This loss in Amethi has broken the three-win streak of party chief Rahul Gandhi in a constituency that has been a Congress stronghold for decades.

Big upset for Congress Rahul Gandhi loses to BJPs Smriti Irani in home turf Amethi
news Lok Sabha 2019 Thursday, May 23, 2019 - 22:34

In what is one of the biggest upsets for Congress, party chief Rahul Gandhi has lost the Amethi parliamentary constituency to the BJP’s Smriti Irani.

As per ECI data, the counting is still in progress and Smriti has a lead of nearly 55,000 votes. However, Rahul himself has admitted defeat. Addressing the media on Thursday evening, he congratulated Smriti on her victory, and said he accepted the mandate of the people of Amethi.

Rahul had represented Amethi since 2004, serving three terms as MP. He took over from his mother and UPA Chairperson Sonia Gandhi, who went on to represent Rae Bareilly.

Smriti had contested against Rahul in the 2014 general election as well, but had lost by around 1.07 lakh votes. However, this was a much closer margin compared to the 2009 Lok Sabha polls, when the margin was over 4.64 lakh votes between Rahul Gandhi and the BJP’s candidate Pradeep Kumar Singh. After Congress, the nearest contender in 2009 in Amethi was the BSP with 93,997 votes— an impressive 3.7 lakh votes less than Rahul.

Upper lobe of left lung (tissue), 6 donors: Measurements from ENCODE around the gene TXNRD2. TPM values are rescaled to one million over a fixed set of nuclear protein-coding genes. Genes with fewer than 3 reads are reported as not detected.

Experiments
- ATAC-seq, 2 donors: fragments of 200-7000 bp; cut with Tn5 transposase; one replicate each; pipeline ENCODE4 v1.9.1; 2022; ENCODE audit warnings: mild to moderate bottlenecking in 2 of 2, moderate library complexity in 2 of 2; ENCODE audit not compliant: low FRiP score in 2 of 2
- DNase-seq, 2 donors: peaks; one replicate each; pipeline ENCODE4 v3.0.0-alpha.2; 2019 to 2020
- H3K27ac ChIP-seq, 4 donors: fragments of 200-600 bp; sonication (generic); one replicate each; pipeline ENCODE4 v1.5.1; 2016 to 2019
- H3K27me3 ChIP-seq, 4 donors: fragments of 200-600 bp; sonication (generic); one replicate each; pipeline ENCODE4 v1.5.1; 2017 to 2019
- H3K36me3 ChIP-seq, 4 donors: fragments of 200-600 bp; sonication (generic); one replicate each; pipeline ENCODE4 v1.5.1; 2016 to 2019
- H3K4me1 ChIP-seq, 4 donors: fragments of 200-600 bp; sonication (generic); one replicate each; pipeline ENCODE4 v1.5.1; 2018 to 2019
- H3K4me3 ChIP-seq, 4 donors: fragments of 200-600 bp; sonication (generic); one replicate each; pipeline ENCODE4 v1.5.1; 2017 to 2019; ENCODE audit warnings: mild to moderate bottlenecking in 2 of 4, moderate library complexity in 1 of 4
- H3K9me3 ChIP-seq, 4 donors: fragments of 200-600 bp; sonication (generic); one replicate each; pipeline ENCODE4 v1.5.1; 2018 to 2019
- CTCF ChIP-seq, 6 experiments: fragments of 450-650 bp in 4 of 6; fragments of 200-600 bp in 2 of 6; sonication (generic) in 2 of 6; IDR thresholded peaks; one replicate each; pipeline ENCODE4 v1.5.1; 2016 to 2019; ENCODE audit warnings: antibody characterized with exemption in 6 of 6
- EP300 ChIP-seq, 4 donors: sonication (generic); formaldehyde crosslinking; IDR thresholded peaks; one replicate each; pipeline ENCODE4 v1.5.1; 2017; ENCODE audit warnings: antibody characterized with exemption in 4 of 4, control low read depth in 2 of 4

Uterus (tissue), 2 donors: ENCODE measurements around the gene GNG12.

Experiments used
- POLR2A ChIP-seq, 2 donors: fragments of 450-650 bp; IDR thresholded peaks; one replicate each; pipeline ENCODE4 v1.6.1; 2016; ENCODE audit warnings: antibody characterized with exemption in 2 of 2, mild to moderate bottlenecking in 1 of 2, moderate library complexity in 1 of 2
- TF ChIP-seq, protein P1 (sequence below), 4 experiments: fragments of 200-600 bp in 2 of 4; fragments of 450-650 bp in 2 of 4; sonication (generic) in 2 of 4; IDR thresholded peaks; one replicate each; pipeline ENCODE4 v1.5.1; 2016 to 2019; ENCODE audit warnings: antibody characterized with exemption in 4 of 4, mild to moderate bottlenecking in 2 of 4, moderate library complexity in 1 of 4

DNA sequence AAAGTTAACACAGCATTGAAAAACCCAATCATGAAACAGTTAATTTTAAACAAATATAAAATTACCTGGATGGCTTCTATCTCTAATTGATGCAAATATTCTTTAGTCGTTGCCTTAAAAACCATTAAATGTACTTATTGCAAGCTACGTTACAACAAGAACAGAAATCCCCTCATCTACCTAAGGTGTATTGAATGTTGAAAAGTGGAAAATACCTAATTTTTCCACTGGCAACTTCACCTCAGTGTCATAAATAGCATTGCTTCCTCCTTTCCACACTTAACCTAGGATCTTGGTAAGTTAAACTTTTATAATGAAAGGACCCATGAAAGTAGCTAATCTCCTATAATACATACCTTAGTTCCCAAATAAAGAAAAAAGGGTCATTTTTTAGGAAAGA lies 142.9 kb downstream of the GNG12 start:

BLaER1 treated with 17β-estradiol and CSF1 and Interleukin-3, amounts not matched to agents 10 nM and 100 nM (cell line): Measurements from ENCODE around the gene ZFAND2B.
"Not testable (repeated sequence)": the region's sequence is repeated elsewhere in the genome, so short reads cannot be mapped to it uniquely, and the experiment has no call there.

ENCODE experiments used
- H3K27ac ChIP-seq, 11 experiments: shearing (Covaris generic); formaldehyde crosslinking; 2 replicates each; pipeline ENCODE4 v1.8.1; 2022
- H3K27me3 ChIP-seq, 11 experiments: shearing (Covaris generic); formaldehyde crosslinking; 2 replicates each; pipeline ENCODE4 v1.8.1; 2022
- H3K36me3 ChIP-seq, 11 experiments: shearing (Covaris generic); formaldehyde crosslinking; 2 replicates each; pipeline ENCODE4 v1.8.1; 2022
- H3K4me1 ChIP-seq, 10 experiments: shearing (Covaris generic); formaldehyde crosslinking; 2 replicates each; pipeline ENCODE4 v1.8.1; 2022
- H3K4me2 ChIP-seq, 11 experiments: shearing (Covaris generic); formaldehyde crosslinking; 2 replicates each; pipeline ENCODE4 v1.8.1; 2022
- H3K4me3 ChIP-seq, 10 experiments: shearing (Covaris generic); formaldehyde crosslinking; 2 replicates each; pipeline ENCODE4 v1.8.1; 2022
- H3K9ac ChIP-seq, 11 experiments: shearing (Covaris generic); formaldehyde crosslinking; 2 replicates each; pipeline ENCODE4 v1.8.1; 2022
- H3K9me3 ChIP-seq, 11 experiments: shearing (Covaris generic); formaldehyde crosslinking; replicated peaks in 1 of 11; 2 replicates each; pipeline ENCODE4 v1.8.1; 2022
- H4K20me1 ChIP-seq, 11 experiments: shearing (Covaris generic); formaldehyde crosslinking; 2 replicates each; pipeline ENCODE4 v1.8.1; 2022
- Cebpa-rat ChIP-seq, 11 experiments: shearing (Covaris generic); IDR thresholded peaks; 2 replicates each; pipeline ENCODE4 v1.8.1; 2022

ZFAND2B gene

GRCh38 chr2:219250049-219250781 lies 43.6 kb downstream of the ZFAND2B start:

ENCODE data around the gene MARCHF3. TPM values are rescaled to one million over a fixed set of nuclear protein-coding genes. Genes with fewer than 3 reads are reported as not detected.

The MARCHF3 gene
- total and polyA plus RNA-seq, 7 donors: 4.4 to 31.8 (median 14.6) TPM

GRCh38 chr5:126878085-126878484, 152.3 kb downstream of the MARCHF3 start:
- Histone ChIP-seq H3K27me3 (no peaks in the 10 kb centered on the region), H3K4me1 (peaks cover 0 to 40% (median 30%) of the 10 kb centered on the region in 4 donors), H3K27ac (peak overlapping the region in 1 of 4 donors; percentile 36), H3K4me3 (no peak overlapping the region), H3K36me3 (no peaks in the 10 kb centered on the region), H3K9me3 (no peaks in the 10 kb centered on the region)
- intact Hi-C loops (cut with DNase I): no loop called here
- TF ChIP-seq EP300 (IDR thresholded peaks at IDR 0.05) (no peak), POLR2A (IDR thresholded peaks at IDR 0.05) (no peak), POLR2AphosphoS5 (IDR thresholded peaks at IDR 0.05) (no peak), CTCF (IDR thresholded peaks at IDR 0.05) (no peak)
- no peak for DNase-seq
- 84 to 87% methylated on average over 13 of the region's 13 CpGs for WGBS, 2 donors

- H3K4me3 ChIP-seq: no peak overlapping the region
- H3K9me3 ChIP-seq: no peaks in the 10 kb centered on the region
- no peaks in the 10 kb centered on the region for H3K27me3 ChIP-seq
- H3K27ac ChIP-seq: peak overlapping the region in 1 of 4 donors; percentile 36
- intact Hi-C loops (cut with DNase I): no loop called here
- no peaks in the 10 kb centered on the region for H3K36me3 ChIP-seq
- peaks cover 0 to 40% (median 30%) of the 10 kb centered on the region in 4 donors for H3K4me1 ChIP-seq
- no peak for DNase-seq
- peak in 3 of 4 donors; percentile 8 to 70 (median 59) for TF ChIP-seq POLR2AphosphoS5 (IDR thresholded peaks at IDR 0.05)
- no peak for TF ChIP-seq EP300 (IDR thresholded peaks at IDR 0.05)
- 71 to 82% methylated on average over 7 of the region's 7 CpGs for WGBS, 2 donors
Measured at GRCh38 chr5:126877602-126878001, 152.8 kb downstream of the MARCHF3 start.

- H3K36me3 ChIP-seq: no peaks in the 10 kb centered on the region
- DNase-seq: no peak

Amethi has traditionally been held by a member of the Congress, with four of the Gandhi family members having represented the constituency in the past – Sonia Gandhi, Rajiv Gandhi and Sanjay Gandhi. However, with the margin of win drastically reducing between 2009 and 2014, speculations were rife that the Congress is losing influence on ground. These were fuelled further when Rahul decided to contest from a second seat in Wayanad, Kerala which seemed to indicate that the party was unsure of securing a win in Amethi.

The winning candidate Smriti’s campaign in the constituency was rooted in portraying Rahul as an absentee MP, as an arrogant leader who left his sister Priyanka to campaign for him in Amethi. Priyanka mostly relied on public meetings and rallies in the constituency.


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